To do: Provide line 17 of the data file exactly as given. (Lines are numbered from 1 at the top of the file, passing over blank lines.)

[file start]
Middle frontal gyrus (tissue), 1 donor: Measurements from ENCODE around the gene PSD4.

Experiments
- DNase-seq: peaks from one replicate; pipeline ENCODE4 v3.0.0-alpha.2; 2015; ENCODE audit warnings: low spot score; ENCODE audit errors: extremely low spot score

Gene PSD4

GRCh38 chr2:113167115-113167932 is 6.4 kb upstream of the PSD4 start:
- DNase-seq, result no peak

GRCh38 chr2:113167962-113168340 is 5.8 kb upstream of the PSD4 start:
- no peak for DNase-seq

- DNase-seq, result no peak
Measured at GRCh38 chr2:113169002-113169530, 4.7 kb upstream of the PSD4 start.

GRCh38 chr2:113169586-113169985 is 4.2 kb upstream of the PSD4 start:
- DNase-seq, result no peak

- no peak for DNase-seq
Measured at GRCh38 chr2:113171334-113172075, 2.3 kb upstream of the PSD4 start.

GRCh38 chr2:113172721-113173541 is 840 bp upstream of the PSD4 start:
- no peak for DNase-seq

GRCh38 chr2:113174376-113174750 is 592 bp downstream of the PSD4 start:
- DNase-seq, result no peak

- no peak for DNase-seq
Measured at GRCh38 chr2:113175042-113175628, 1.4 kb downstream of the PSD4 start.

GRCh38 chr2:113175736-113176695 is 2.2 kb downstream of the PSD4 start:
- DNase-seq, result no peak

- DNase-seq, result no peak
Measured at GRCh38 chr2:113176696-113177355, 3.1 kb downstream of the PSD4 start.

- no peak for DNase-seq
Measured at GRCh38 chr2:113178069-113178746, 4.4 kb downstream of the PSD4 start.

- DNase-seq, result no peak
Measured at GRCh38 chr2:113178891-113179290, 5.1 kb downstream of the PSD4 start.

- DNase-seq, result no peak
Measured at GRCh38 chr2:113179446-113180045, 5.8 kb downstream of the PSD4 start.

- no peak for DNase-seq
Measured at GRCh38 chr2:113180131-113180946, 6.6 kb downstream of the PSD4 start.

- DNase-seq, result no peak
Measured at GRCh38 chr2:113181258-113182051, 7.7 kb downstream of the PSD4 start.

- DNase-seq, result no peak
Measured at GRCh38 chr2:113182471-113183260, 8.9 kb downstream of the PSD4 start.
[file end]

GRCh38 chr2:113174376-113174750 is 592 bp downstream of the PSD4 start: